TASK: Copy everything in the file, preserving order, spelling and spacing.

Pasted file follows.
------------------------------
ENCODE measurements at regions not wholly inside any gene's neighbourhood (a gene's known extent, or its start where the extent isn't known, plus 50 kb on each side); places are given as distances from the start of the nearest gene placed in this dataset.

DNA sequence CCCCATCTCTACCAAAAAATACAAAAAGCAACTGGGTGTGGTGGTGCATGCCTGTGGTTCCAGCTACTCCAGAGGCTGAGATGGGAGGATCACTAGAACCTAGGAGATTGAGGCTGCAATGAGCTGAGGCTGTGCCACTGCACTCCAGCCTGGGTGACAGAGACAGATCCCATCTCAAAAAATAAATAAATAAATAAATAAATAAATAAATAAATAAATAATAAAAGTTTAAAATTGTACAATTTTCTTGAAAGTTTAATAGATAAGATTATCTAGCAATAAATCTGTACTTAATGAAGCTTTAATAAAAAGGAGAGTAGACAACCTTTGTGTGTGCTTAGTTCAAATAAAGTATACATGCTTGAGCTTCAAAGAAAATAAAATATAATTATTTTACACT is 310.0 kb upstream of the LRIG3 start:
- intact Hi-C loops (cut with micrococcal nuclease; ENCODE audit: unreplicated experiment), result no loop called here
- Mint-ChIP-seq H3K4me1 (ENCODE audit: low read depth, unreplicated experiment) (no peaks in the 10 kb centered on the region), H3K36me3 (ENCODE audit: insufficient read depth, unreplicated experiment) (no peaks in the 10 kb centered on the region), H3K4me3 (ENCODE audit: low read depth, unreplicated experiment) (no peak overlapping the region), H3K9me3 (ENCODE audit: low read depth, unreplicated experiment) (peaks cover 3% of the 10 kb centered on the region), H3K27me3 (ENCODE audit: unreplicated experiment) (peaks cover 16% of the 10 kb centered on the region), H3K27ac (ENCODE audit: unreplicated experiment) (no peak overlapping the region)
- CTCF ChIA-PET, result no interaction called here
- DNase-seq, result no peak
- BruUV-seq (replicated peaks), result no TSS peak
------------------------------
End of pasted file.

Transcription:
ENCODE measurements at regions not wholly inside any gene's neighbourhood (a gene's known extent, or its start where the extent isn't known, plus 50 kb on each side); places are given as distances from the start of the nearest gene placed in this dataset.

DNA sequence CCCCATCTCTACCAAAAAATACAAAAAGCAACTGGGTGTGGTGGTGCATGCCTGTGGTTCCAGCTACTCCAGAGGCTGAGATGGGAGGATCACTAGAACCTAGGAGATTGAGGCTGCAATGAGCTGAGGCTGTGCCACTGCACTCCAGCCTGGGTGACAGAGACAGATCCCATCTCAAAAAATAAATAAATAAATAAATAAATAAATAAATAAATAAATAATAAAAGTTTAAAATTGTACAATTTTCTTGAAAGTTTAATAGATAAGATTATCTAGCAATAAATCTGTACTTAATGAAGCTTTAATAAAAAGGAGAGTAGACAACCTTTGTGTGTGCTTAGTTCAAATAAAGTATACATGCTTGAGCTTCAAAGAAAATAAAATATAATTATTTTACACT is 310.0 kb upstream of the LRIG3 start:
- intact Hi-C loops (cut with micrococcal nuclease; ENCODE audit: unreplicated experiment), result no loop called here
- Mint-ChIP-seq H3K4me1 (ENCODE audit: low read depth, unreplicated experiment) (no peaks in the 10 kb centered on the region), H3K36me3 (ENCODE audit: insufficient read depth, unreplicated experiment) (no peaks in the 10 kb centered on the region), H3K4me3 (ENCODE audit: low read depth, unreplicated experiment) (no peak overlapping the region), H3K9me3 (ENCODE audit: low read depth, unreplicated experiment) (peaks cover 3% of the 10 kb centered on the region), H3K27me3 (ENCODE audit: unreplicated experiment) (peaks cover 16% of the 10 kb centered on the region), H3K27ac (ENCODE audit: unreplicated experiment) (no peak overlapping the region)
- CTCF ChIA-PET, result no interaction called here
- DNase-seq, result no peak
- BruUV-seq (replicated peaks), result no TSS peak